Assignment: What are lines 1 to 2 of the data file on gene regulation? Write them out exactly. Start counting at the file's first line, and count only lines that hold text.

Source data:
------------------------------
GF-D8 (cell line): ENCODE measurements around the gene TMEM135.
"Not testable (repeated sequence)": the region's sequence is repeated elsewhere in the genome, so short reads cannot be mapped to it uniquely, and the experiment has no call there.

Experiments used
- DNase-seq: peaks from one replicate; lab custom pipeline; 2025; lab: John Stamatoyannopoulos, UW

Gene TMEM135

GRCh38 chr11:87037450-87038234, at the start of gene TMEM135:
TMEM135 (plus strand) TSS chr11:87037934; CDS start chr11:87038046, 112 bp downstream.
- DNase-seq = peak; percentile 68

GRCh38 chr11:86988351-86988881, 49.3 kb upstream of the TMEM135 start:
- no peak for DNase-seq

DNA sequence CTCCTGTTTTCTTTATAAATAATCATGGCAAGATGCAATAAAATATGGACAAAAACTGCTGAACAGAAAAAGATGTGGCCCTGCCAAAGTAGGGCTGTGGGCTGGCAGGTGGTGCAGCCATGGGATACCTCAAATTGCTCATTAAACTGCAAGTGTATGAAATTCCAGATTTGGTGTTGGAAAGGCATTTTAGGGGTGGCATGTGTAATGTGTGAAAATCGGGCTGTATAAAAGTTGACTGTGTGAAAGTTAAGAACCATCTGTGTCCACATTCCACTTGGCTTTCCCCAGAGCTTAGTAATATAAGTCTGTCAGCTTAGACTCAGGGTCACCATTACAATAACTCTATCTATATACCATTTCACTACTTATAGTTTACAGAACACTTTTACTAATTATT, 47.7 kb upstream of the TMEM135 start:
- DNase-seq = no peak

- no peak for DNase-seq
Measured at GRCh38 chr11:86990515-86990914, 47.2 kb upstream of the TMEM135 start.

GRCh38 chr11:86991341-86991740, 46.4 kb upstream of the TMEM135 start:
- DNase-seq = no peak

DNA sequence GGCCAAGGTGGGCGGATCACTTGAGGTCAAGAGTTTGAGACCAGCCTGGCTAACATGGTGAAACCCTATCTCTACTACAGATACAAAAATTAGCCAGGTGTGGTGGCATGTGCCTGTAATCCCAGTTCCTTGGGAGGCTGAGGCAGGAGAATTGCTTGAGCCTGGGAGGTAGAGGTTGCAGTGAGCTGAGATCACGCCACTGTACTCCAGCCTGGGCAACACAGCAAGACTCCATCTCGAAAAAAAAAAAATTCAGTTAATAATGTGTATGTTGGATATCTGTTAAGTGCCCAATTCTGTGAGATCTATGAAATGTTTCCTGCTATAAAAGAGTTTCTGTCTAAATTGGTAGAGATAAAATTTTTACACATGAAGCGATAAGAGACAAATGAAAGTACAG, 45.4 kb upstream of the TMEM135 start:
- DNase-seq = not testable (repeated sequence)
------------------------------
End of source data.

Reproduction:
GF-D8 (cell line): ENCODE measurements around the gene TMEM135.
"Not testable (repeated sequence)": the region's sequence is repeated elsewhere in the genome, so short reads cannot be mapped to it uniquely, and the experiment has no call there.